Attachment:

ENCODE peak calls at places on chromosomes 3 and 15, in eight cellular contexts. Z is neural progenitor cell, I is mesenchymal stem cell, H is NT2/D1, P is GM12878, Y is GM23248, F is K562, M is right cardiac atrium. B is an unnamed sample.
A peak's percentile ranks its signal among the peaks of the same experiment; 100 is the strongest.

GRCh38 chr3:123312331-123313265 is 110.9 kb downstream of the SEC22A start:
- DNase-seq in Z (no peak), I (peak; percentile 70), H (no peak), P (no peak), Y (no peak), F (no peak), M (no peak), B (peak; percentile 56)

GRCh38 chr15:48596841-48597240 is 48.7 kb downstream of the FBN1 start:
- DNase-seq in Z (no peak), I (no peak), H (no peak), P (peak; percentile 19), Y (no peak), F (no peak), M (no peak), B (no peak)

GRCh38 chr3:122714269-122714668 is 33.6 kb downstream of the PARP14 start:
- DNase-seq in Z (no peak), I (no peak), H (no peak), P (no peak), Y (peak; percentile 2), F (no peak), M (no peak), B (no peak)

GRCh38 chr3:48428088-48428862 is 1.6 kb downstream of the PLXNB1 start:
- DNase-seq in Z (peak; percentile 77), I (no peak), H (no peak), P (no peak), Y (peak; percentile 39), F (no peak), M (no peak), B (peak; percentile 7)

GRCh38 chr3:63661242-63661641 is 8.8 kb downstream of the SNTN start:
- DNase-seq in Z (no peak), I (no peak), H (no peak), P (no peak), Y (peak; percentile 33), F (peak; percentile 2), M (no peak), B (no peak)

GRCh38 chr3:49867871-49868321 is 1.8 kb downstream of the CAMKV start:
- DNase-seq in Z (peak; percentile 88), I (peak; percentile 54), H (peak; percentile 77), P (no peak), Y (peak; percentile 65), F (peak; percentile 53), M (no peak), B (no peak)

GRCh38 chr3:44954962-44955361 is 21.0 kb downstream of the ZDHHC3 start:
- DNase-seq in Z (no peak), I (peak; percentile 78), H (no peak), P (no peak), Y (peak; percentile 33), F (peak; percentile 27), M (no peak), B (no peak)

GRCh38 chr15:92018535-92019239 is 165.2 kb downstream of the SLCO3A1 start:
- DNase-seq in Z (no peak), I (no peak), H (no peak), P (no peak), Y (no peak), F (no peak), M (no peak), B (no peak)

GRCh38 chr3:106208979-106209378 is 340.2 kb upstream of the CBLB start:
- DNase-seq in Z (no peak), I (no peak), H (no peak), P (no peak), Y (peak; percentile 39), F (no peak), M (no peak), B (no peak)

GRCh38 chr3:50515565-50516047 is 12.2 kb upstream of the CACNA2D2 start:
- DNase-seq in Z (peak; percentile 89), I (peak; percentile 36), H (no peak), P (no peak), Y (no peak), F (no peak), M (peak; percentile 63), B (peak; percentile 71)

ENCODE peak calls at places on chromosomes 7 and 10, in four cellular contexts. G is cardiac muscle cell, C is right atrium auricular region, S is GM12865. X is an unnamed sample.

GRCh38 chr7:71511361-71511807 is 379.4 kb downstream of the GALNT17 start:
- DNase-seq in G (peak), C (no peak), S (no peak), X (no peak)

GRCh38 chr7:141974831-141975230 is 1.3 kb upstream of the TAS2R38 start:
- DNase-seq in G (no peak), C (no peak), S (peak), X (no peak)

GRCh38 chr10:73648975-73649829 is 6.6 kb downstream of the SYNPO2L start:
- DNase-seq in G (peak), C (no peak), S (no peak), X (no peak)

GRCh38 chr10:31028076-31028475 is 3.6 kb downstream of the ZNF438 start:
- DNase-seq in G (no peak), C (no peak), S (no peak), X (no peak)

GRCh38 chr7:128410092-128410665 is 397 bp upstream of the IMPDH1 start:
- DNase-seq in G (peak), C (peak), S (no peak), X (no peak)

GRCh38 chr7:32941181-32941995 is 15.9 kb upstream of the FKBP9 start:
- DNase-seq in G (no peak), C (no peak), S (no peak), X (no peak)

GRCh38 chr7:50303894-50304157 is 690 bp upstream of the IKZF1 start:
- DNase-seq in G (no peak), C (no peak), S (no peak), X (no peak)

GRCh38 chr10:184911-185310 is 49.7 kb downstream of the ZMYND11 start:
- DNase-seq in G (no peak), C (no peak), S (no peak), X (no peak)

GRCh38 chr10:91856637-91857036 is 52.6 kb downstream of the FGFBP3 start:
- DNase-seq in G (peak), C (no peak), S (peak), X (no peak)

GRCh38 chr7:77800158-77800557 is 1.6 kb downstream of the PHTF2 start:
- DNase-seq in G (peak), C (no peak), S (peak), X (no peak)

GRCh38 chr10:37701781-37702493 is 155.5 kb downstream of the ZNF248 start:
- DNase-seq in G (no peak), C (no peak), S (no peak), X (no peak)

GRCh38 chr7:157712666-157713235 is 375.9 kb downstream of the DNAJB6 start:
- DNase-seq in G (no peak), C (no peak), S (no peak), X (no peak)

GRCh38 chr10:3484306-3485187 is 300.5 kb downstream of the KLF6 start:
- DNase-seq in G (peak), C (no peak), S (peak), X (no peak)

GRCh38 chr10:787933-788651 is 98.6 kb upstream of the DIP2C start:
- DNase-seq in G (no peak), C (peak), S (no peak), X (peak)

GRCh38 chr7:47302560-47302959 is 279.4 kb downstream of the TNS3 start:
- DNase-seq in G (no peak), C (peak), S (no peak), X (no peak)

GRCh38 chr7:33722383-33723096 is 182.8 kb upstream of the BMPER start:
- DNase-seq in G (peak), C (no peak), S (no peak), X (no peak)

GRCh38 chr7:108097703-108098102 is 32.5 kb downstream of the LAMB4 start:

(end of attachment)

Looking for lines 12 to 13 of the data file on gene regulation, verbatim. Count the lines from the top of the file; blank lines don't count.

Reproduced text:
- DNase-seq in Z (no peak), I (no peak), H (no peak), P (no peak), Y (peak; percentile 33), F (peak; percentile 2), M (no peak), B (no peak)

GRCh38 chr3:49867871-49868321 is 1.8 kb downstream of the CAMKV start: